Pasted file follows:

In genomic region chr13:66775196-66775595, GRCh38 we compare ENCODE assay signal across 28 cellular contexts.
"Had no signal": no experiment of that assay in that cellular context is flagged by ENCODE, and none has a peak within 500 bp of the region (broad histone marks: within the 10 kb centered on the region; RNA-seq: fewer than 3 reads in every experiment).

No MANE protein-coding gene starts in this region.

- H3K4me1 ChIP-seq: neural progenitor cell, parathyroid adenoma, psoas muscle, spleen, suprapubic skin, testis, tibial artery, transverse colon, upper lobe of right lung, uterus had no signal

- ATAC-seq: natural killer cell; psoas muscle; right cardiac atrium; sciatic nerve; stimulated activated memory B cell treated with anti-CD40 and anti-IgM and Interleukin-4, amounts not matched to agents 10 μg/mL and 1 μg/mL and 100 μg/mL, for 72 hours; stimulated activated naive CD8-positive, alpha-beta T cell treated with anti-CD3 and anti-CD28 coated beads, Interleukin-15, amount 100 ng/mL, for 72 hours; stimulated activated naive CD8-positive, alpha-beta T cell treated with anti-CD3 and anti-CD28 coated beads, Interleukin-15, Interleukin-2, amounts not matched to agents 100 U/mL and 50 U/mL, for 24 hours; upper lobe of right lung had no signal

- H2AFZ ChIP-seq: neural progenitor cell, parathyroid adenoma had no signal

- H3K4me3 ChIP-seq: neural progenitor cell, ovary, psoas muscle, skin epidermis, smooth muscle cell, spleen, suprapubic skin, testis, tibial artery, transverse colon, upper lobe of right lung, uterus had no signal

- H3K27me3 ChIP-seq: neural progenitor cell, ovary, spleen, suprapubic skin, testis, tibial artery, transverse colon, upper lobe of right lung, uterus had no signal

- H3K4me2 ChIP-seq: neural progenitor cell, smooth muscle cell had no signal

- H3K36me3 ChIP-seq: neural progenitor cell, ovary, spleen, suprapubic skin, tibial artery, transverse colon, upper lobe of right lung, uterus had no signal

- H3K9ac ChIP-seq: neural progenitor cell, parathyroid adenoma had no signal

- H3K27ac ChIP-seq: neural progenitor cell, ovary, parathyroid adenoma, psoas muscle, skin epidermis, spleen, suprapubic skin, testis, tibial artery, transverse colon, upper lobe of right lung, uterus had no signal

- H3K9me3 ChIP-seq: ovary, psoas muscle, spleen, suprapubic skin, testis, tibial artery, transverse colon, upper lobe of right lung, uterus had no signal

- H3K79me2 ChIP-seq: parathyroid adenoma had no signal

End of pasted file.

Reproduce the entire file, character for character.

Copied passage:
In genomic region chr13:66775196-66775595, GRCh38 we compare ENCODE assay signal across 28 cellular contexts.
"Had no signal": no experiment of that assay in that cellular context is flagged by ENCODE, and none has a peak within 500 bp of the region (broad histone marks: within the 10 kb centered on the region; RNA-seq: fewer than 3 reads in every experiment).

No MANE protein-coding gene starts in this region.

- H3K4me1 ChIP-seq: neural progenitor cell, parathyroid adenoma, psoas muscle, spleen, suprapubic skin, testis, tibial artery, transverse colon, upper lobe of right lung, uterus had no signal

- ATAC-seq: natural killer cell; psoas muscle; right cardiac atrium; sciatic nerve; stimulated activated memory B cell treated with anti-CD40 and anti-IgM and Interleukin-4, amounts not matched to agents 10 μg/mL and 1 μg/mL and 100 μg/mL, for 72 hours; stimulated activated naive CD8-positive, alpha-beta T cell treated with anti-CD3 and anti-CD28 coated beads, Interleukin-15, amount 100 ng/mL, for 72 hours; stimulated activated naive CD8-positive, alpha-beta T cell treated with anti-CD3 and anti-CD28 coated beads, Interleukin-15, Interleukin-2, amounts not matched to agents 100 U/mL and 50 U/mL, for 24 hours; upper lobe of right lung had no signal

- H2AFZ ChIP-seq: neural progenitor cell, parathyroid adenoma had no signal

- H3K4me3 ChIP-seq: neural progenitor cell, ovary, psoas muscle, skin epidermis, smooth muscle cell, spleen, suprapubic skin, testis, tibial artery, transverse colon, upper lobe of right lung, uterus had no signal

- H3K27me3 ChIP-seq: neural progenitor cell, ovary, spleen, suprapubic skin, testis, tibial artery, transverse colon, upper lobe of right lung, uterus had no signal

- H3K4me2 ChIP-seq: neural progenitor cell, smooth muscle cell had no signal

- H3K36me3 ChIP-seq: neural progenitor cell, ovary, spleen, suprapubic skin, tibial artery, transverse colon, upper lobe of right lung, uterus had no signal

- H3K9ac ChIP-seq: neural progenitor cell, parathyroid adenoma had no signal

- H3K27ac ChIP-seq: neural progenitor cell, ovary, parathyroid adenoma, psoas muscle, skin epidermis, spleen, suprapubic skin, testis, tibial artery, transverse colon, upper lobe of right lung, uterus had no signal

- H3K9me3 ChIP-seq: ovary, psoas muscle, spleen, suprapubic skin, testis, tibial artery, transverse colon, upper lobe of right lung, uterus had no signal

- H3K79me2 ChIP-seq: parathyroid adenoma had no signal